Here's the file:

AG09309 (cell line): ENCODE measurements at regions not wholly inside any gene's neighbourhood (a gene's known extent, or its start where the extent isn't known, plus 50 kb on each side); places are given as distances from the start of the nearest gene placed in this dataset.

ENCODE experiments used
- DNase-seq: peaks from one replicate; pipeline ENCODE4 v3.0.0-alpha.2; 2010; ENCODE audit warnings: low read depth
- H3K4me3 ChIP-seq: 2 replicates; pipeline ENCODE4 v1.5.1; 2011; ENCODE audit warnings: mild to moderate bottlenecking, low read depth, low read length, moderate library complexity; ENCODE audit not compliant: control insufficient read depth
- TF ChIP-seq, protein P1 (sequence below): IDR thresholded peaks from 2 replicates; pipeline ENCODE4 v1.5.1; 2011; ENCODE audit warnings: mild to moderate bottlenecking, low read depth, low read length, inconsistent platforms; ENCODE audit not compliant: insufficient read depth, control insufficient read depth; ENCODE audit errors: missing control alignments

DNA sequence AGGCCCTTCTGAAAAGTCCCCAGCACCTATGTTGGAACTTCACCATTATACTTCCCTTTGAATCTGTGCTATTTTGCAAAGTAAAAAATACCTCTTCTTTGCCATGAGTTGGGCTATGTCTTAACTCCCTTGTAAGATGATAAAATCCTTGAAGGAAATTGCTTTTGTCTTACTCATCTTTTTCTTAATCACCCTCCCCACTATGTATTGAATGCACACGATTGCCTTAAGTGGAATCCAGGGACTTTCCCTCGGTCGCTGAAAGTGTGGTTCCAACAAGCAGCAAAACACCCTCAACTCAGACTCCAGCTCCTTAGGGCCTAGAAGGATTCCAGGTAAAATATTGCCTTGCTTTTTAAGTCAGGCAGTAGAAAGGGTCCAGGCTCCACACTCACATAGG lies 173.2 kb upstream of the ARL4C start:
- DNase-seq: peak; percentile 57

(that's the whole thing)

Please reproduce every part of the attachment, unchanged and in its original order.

AG09309 (cell line): ENCODE measurements at regions not wholly inside any gene's neighbourhood (a gene's known extent, or its start where the extent isn't known, plus 50 kb on each side); places are given as distances from the start of the nearest gene placed in this dataset.

ENCODE experiments used
- DNase-seq: peaks from one replicate; pipeline ENCODE4 v3.0.0-alpha.2; 2010; ENCODE audit warnings: low read depth
- H3K4me3 ChIP-seq: 2 replicates; pipeline ENCODE4 v1.5.1; 2011; ENCODE audit warnings: mild to moderate bottlenecking, low read depth, low read length, moderate library complexity; ENCODE audit not compliant: control insufficient read depth
- TF ChIP-seq, protein P1 (sequence below): IDR thresholded peaks from 2 replicates; pipeline ENCODE4 v1.5.1; 2011; ENCODE audit warnings: mild to moderate bottlenecking, low read depth, low read length, inconsistent platforms; ENCODE audit not compliant: insufficient read depth, control insufficient read depth; ENCODE audit errors: missing control alignments

DNA sequence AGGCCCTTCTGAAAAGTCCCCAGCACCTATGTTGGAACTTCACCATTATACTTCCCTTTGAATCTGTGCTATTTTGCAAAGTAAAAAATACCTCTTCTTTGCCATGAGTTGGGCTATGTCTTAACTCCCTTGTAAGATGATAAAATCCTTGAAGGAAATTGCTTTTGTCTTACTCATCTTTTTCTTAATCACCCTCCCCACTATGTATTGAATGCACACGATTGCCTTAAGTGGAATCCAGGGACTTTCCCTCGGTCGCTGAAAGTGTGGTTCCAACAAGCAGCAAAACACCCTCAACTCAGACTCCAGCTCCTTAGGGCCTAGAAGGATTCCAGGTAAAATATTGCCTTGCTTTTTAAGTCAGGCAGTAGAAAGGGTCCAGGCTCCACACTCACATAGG lies 173.2 kb upstream of the ARL4C start:
- DNase-seq: peak; percentile 57